Mario, Zelda, Donkey Kong and other popular franchises could soon be coming to Android and iOS after the Japanese company confirmed it will be developing new titles for smart devices with the help of game developer DeNA.
Steve Jobs packed an almost impossible number of innovations into a 35-year career. While we've been forced to leave out some as a result, here are 9 ways that Jobs changed computing forever -- and a glimpse at what things may have looked like had he never come along.
The Mac, on the other hand, empowered the user with the sovereignty to carry out tasks as they wanted to. The Mac may not have been the very first computer to feature a Graphical User Interface, but it was the first one most people saw. And it did it better than anyone else.
The iPod really is the little device that could. It turned around Apple's fortunes, became one of its most iconic tech designs ever, and was transformed into a byword for any new technology that was (or hoped to be) innovative, stylish and ubiquitous. It sounded great, too.
Before Steve Jobs, digital music players were good ideas in theory, bad ideas in practice; the kind of expensive gift you used once then put away to gather dust. This blobby model was the Creative NOMAD Jukebox.
Steve Jobs was convinced he could get young people to pay for their music if only he could provide an experience that was enjoyable and convenient enough for them. iTunes proved that he could. Even before the iPod came along, the first version of iTunes received a massive 275,000 downloads from Mac users in its first week.
The MacBook Air quickly snatched away the title of world's thinnest notebook. Tapering down to an astonishing 0.16" in its first version, the MacBook Air remains one of the most beautiful devices Apple has ever created. Unlike most ultraportable laptops, it came with a full-sized keyboard, too.
This is what a typical desktop computer looked like when Steve Jobs returned to Apple in 1997: a time when more people were starting to use computers, but very few seemed to think about just how bad they looked.
The colorful, blobby iMac changed all of that -- with a computer that put style right up front. Apple's aesthetic may have changed since the toyetic iMac first burst onto the scene, but this was Apple's first computer which ever looked good enough to sit comfortably in a design museum.
Apple might reveal its first ever phablet next week with the 5.5-inch iPhone 6, and while many Apple fanboys question the need for an iPhone the size of a dinner plate, IDC’s latest market projections reveal Apple is about to get in on the phablet craze at the perfect time.
Over the next four years phablet sales are expected to grow more than any other smartphone, tablet, or PC category. Worldwide phablet shipments are will pass portable PCs by the end of 2014 with 175 million units sold, but that number will to explode to 318 million units in 2015, making smartphones with screen sizes from 5.5 to less than 7 inches more popular than the tablets that spawned them.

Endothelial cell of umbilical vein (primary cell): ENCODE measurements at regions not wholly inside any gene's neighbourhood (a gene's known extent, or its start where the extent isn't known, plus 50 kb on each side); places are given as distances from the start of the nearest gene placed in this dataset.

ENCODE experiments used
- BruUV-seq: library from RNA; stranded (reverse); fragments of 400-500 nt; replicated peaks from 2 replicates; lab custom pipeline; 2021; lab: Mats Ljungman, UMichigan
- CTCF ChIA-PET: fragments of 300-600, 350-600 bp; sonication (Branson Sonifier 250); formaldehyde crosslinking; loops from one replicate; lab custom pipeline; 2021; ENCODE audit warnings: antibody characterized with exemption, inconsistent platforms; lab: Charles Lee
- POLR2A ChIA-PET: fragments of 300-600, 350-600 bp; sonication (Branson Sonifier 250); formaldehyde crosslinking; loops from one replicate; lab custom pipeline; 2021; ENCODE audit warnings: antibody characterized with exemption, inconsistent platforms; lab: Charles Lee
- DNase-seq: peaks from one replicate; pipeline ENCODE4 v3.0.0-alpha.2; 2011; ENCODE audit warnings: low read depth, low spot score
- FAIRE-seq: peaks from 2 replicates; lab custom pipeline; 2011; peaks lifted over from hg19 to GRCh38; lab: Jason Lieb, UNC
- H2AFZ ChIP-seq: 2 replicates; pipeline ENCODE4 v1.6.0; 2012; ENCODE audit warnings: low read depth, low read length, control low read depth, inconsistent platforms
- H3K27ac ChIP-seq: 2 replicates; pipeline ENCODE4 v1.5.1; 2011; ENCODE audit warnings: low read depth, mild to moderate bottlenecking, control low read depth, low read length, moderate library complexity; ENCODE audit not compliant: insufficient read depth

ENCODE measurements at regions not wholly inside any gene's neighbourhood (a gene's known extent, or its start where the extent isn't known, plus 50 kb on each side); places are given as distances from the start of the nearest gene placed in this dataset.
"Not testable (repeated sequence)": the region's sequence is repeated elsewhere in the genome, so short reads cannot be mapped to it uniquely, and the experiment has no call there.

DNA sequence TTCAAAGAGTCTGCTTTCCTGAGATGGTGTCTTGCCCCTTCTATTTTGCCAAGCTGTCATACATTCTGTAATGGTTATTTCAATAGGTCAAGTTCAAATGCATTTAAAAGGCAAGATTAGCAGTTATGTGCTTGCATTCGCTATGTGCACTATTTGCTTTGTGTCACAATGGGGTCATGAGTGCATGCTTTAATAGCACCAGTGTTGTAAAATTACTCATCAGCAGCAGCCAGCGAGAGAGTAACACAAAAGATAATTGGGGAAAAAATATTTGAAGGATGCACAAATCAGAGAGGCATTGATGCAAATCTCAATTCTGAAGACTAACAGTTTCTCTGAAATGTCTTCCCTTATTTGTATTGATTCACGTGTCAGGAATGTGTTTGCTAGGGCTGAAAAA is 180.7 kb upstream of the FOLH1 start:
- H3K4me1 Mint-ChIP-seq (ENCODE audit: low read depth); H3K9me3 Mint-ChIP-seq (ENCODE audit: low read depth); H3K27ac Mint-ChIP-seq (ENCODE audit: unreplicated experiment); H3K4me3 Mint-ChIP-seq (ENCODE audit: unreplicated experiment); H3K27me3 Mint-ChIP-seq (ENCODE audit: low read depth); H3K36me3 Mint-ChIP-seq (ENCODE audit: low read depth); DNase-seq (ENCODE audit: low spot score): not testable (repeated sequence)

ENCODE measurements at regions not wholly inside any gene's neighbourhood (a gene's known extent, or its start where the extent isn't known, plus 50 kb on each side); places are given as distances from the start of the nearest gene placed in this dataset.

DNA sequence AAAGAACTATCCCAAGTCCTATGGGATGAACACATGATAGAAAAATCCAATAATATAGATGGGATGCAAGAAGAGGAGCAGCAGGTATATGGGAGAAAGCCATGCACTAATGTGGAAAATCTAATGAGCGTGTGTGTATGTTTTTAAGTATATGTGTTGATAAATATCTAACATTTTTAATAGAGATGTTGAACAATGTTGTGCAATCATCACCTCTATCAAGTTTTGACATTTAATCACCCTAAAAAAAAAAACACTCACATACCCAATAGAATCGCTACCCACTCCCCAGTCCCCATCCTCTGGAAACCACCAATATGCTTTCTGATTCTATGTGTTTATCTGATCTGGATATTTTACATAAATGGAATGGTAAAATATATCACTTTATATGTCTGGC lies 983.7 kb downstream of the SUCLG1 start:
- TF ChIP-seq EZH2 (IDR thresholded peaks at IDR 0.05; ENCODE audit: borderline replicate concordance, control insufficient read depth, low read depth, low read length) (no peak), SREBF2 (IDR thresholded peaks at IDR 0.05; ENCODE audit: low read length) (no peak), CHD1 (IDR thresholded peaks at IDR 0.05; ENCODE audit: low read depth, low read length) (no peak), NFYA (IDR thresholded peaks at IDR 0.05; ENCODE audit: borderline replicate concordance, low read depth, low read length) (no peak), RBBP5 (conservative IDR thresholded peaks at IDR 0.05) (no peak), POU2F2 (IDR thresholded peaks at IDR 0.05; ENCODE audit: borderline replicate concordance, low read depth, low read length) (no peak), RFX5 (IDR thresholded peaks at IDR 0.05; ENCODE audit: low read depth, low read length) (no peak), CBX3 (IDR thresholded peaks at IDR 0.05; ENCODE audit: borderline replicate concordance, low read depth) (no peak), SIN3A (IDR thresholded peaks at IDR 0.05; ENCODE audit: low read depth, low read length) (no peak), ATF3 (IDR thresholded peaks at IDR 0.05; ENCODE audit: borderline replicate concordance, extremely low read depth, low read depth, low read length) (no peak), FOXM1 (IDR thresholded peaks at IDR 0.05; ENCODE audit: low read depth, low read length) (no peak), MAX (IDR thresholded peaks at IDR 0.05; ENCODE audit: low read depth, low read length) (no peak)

Swann’s bottomless lineup of security and wifi cameras — the company even sells a camera that isn’t actually a camera — has just added a new model, with a unusual twist.
In addition to all the high-tech bells and whistles one might expect from a high-end wifi camera (like the ability to view the feed from an iOS or Android device through an accompanying app) the new SwannSecure also eddddcomes with its own wireless, 7-inch touchscreen monitor.
Spurred on by the holiday season, Apple sold a record 26 million iPads last quarter, which according to IDC’s latest numbers, was enough to boost the company’s tablet market share up to 33.8% to finish off the year, up from 29.7% the previous quarter.
Wall Street was less than impressed with Apple’s sales numbers though, and according to IDC there’s cause to be concerned as signs point to a tablet market that is growing dramatically slower year-over-year.
The BBC has updated its official BBC Sport app, introducing support for the iPad and Android-powered tablets. The new release also makes usability and stability improvements, and allows those on Android to listen to live radio — including Premier League commentaries.
While Android may be running away with the lion’s share of the smartphone market, there’s still no doubt about what rules the roost when it comes to tablets. New data from InfoScout reveals that roughly 40% of iPads sold on Black Friday were purchased by Android smartphone users.
International Data Corporation (IDC) released it’s quarterly report on worldwide tablet shipments Tuesday. The report states that the data tracking agency has lowered its expected forecast for growth in the tablet sector, which includes Android, iOS, and Windows tablets.
Tablet shipments are now expected to reach 221.3 million units this year, which is down from the agency’s earlier forecast of 227.4 million units. This new forecast is still 53.5 percent higher than last year’s unit shipment levels, however.
While the iPad’s Retina display has traditionally been considered the finest tablet display on the market, that’s no longer the case thanks to Amazon. Its new high-end Kindle Fire HDX has the best tablet display ever tested by DisplayMate expert Dr. Raymond Soneira, “significantly outperforming” the iPad Air’s in several key areas.